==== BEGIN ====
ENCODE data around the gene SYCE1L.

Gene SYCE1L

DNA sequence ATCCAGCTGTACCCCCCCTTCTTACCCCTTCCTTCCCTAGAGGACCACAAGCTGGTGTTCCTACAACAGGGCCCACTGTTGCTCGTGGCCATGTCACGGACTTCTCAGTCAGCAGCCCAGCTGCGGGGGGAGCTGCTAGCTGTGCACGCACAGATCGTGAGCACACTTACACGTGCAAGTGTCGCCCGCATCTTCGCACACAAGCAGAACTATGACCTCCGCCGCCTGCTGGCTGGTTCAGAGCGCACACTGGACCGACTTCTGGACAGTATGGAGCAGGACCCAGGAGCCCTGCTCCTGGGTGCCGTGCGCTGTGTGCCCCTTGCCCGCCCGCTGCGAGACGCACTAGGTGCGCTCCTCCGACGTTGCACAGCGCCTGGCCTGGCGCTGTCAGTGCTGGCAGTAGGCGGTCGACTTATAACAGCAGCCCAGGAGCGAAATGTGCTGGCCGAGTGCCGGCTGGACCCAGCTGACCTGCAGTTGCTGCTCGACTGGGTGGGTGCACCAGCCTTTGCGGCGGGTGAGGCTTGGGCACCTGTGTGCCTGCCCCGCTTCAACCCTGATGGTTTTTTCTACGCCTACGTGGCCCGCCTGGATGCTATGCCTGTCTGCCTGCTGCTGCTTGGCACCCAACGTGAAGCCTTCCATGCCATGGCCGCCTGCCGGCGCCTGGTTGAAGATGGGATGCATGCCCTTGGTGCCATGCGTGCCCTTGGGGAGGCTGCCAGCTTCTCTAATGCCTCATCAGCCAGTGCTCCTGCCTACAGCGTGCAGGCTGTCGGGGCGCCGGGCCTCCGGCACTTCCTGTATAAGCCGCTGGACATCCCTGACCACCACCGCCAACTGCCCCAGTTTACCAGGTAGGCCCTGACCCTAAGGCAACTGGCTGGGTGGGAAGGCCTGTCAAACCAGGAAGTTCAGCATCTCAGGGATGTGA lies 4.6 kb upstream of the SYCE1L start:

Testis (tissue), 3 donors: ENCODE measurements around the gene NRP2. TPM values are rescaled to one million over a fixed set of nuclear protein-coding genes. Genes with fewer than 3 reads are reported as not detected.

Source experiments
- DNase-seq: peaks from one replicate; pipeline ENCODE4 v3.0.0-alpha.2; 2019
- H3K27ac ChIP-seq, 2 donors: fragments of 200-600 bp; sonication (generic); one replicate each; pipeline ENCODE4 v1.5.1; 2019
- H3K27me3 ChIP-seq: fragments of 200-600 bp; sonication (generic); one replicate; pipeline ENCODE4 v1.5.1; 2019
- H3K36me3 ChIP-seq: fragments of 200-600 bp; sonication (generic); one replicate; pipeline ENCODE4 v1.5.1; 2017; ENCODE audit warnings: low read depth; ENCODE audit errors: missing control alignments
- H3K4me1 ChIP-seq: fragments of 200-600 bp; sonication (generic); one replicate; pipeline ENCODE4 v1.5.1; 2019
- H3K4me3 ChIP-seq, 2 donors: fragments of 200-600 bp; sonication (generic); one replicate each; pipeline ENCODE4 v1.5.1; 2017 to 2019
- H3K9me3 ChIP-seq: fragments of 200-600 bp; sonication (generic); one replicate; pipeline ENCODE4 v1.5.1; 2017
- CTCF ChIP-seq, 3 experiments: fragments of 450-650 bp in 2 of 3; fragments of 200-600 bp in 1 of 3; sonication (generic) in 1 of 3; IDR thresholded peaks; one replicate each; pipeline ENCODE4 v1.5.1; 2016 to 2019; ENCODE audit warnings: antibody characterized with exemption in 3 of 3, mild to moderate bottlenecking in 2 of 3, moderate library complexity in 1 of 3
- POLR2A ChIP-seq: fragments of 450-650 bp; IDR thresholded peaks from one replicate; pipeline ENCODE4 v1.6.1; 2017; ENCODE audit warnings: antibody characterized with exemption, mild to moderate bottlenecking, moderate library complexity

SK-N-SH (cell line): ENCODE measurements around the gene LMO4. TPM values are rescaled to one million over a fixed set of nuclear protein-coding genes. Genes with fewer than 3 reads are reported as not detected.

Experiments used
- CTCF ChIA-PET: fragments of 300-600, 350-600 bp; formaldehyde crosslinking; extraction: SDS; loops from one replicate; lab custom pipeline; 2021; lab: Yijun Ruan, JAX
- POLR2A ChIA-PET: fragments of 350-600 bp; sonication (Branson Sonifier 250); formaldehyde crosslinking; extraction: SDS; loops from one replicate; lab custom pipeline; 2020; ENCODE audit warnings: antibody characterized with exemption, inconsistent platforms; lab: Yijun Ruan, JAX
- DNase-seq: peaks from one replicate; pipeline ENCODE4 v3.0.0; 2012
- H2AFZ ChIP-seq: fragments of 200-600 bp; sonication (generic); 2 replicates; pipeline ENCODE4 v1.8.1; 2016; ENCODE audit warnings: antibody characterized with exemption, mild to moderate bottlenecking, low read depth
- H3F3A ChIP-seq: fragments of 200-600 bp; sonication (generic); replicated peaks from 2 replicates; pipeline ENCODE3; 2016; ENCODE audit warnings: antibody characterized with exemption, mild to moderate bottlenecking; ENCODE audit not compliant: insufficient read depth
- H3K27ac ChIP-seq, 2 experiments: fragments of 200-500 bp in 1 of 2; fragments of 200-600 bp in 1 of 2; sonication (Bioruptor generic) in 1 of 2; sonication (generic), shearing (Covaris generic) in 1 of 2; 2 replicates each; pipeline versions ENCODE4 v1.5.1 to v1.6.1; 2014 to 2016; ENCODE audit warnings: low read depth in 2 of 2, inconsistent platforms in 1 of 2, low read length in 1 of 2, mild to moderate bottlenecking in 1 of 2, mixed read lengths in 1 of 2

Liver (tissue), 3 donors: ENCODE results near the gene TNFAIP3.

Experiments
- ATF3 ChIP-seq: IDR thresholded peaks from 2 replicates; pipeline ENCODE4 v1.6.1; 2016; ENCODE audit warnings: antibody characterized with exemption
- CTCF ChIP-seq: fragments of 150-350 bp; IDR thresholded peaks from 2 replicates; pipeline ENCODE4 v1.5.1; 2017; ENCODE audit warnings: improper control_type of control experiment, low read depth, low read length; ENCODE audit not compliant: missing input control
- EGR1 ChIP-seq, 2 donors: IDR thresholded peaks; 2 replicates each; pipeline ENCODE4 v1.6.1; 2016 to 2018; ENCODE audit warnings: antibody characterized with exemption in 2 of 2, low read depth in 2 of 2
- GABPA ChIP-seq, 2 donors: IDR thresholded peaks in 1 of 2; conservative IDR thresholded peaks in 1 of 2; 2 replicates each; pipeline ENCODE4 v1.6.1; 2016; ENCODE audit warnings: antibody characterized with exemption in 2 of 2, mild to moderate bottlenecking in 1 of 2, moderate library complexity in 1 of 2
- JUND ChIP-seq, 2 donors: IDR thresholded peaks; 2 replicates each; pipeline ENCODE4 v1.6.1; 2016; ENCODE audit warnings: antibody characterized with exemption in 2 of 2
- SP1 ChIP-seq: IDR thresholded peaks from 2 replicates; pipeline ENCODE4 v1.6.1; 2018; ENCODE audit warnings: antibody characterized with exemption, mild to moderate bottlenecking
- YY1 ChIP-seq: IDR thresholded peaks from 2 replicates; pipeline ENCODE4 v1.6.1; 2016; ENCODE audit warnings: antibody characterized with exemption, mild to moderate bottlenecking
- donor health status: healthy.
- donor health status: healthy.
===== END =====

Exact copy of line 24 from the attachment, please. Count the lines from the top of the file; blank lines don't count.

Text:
Experiments